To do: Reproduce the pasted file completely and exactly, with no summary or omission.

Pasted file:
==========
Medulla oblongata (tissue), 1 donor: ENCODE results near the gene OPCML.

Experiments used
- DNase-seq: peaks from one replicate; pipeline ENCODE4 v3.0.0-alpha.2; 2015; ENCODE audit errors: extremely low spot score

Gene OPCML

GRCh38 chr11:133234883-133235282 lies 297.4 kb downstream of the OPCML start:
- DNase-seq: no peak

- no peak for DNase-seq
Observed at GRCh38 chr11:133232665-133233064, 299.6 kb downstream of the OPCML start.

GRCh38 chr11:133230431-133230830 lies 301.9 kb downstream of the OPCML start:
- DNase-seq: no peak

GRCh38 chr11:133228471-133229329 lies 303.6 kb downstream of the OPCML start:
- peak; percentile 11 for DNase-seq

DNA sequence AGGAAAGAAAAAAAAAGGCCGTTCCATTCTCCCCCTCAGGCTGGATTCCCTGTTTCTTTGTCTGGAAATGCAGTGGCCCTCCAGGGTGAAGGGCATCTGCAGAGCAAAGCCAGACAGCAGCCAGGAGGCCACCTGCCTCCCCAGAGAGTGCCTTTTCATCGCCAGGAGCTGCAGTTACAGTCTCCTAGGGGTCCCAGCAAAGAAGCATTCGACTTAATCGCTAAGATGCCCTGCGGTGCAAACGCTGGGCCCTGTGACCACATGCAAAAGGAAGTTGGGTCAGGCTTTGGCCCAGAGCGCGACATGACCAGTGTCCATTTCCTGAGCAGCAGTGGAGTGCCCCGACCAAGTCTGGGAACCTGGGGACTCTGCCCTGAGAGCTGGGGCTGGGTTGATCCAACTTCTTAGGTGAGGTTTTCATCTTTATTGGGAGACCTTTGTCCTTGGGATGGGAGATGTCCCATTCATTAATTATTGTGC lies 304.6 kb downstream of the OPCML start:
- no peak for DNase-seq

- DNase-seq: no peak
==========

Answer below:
Medulla oblongata (tissue), 1 donor: ENCODE results near the gene OPCML.

Experiments used
- DNase-seq: peaks from one replicate; pipeline ENCODE4 v3.0.0-alpha.2; 2015; ENCODE audit errors: extremely low spot score

Gene OPCML

GRCh38 chr11:133234883-133235282 lies 297.4 kb downstream of the OPCML start:
- DNase-seq: no peak

- no peak for DNase-seq
Observed at GRCh38 chr11:133232665-133233064, 299.6 kb downstream of the OPCML start.

GRCh38 chr11:133230431-133230830 lies 301.9 kb downstream of the OPCML start:
- DNase-seq: no peak

GRCh38 chr11:133228471-133229329 lies 303.6 kb downstream of the OPCML start:
- peak; percentile 11 for DNase-seq

DNA sequence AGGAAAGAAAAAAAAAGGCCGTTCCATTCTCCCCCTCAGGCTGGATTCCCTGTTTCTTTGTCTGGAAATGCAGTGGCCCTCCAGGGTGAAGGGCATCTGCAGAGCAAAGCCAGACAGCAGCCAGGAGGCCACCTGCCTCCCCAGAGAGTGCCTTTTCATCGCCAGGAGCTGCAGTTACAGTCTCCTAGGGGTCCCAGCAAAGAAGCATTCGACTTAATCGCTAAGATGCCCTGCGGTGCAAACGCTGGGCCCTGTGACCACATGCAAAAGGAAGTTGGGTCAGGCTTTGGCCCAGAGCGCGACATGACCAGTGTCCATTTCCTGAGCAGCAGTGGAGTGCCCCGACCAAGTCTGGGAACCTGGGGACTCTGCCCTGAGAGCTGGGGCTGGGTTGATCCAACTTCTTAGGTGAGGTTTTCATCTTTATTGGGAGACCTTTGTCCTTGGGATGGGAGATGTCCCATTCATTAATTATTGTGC lies 304.6 kb downstream of the OPCML start:
- no peak for DNase-seq

- DNase-seq: no peak